Correctional Service’s National Attendance Program Discriminates against Workers, says Employees’ Union

Ottawa: Representatives from the Union of Solicitor General Employees and the Public Service Alliance of Canada (PSAC) are in Calgary for a week-long hearing on the legalities of the Correctional Service Canada’s National Attendance Management Program. 

The Union of Solicitor General Employees (USGE) is asserting that CSC’s Attendance Management Program is arbitrary, discriminatory and violates the collective agreement. This is particularly the case for those Correctional employees who required family and bereavement leave, as well as those employees with a disability. 

“Our findings indicate that the National Attendance Management Plan was an ill-conceived and blunt instrument with a clearly discriminatory effect,” said Stan Stapleton, USGE’s National President. 

Adopted in 2011 by CSC, the National Attendance Management Program (NAMP) was intended to boost employee attendance by giving managers the right to compare the amount of leave a person was taking throughout the year against an average provided by the department, also known as a threshold. Managers would then meet with a CSC employee who was nearing the threshold to discuss his/her attendance record, even when employees had not come close to using the maximum number of days of leave to which they were entitled. Subsequently, a letter was put on the employee’s file.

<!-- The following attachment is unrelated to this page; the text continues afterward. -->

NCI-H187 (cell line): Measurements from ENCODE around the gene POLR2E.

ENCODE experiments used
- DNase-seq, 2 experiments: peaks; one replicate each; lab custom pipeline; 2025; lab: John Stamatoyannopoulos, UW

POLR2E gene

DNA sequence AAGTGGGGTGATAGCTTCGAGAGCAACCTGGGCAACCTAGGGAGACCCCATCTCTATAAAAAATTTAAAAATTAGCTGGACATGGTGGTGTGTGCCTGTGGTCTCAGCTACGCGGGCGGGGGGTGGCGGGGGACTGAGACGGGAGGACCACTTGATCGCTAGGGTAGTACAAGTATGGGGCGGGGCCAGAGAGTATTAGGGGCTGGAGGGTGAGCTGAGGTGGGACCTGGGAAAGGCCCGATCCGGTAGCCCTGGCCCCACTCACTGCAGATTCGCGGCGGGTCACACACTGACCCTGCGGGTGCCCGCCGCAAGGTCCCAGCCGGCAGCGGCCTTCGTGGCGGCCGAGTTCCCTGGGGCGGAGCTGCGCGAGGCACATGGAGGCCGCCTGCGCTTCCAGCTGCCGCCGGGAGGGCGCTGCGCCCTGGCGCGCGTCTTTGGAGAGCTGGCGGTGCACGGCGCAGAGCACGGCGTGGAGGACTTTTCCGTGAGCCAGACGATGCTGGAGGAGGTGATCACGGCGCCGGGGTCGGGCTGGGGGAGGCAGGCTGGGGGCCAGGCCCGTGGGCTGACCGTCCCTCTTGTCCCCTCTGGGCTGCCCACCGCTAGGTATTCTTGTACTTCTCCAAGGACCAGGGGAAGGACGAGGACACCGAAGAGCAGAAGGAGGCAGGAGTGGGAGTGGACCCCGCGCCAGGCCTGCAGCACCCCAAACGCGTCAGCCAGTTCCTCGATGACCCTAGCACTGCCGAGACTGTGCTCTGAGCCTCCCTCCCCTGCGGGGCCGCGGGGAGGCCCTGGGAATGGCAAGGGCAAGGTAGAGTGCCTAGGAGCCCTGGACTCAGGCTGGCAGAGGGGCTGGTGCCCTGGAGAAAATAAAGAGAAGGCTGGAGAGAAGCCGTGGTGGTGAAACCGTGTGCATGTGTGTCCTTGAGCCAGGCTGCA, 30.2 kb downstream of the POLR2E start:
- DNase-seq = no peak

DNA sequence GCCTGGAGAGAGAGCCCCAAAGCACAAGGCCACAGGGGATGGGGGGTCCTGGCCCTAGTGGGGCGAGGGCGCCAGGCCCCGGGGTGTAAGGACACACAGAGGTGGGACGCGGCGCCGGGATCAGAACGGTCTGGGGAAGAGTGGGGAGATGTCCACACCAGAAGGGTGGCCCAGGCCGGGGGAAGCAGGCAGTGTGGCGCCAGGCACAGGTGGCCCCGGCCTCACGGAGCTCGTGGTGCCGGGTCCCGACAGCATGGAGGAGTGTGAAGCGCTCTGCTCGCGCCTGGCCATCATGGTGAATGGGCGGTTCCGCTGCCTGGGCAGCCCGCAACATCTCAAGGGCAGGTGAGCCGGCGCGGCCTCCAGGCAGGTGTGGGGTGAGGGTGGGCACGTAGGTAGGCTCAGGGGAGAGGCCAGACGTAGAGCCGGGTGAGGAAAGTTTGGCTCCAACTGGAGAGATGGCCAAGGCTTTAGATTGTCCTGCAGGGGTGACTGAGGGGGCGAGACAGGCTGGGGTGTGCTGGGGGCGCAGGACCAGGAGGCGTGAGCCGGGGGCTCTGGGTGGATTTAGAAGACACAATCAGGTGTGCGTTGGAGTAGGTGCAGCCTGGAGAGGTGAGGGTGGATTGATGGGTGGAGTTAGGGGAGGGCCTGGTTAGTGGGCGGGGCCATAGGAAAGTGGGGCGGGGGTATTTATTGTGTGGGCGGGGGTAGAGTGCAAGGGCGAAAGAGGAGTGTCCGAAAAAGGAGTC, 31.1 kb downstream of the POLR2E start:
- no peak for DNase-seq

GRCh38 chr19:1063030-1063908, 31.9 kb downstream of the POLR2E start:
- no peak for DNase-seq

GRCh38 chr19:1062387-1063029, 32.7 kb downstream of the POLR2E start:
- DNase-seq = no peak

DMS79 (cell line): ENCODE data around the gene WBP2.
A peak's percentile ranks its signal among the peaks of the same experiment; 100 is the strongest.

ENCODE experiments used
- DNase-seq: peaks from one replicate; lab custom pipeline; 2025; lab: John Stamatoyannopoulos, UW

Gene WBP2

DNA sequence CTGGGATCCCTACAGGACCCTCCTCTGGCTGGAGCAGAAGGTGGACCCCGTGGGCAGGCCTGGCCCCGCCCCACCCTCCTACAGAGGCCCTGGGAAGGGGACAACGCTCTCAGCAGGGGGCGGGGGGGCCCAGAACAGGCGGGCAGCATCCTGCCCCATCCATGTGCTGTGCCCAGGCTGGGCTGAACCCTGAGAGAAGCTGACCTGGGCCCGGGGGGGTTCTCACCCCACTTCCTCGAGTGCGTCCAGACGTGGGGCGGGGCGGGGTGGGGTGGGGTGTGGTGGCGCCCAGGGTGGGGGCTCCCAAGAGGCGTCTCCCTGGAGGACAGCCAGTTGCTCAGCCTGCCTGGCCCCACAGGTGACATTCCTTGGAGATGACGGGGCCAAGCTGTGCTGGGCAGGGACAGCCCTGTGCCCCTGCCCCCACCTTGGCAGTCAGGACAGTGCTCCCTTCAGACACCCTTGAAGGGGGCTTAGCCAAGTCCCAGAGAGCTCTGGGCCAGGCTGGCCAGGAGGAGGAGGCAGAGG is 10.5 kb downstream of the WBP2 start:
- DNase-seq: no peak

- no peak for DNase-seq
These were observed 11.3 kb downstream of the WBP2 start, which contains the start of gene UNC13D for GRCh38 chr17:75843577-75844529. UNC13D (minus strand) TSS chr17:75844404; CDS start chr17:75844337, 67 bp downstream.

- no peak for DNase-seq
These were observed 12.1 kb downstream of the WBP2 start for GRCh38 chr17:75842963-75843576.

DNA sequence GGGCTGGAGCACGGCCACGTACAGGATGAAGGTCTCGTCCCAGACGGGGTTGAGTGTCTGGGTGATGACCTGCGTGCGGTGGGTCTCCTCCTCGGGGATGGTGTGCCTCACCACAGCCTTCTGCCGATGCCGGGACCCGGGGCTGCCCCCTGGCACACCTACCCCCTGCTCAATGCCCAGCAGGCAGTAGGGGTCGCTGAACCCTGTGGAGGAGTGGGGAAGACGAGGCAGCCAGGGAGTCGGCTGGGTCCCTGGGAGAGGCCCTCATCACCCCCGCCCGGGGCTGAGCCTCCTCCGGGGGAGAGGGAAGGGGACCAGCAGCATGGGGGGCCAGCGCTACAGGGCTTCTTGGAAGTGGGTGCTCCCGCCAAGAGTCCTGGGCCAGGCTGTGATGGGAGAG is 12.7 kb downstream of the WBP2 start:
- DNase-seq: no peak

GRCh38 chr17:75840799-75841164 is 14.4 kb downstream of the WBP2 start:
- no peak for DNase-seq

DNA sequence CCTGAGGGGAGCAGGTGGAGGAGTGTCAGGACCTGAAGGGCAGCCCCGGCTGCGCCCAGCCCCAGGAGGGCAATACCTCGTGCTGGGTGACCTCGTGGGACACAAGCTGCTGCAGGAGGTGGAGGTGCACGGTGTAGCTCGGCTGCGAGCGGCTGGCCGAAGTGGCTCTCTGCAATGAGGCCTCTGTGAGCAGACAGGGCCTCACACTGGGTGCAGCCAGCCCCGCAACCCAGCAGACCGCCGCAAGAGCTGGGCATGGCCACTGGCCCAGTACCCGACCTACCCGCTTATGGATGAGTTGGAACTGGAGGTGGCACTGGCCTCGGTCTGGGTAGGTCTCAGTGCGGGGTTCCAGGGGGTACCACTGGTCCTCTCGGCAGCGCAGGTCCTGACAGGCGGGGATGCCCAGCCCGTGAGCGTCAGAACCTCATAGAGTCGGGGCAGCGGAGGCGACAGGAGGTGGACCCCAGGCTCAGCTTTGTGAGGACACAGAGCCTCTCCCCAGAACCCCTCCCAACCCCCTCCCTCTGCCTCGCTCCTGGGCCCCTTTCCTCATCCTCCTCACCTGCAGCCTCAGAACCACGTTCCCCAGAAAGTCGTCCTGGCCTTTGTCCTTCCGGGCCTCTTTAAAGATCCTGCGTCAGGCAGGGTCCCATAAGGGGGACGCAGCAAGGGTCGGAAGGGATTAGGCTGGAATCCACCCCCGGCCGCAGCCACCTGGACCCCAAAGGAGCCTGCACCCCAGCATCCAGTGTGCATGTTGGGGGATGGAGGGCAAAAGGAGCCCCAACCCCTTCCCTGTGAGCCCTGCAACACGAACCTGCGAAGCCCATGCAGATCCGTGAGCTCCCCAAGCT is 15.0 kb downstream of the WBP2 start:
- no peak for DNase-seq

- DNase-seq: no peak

Threshold calculations included all approved sick leave, bereavement leave, annual leave, family leave as well as leave taken while on long-term disability. 

“To penalize workers who have legitimately taken leave for family, holiday or medical reasons, with a letter on their file – as NAMP requires managers to do – is totally unacceptable, “ underscored Stapleton. 

USGE is also asserting that the application of NAMP has been incoherent in the context of existing practices and the Collective Agreement governing CSC employees. Further, managers were not properly trained in applying the policy and therefore implemented it inconsistently.

While a decision is not expected for a couple of months, PSAC and USGE are pleased to have the opportunity this week to make their case to the Public Service Labour Relations and Employment Board. The Canadian Human Rights Commission is also expected to observe the proceedings and may intervene as the policy is being challenged as discriminatory on the grounds of disability and family status.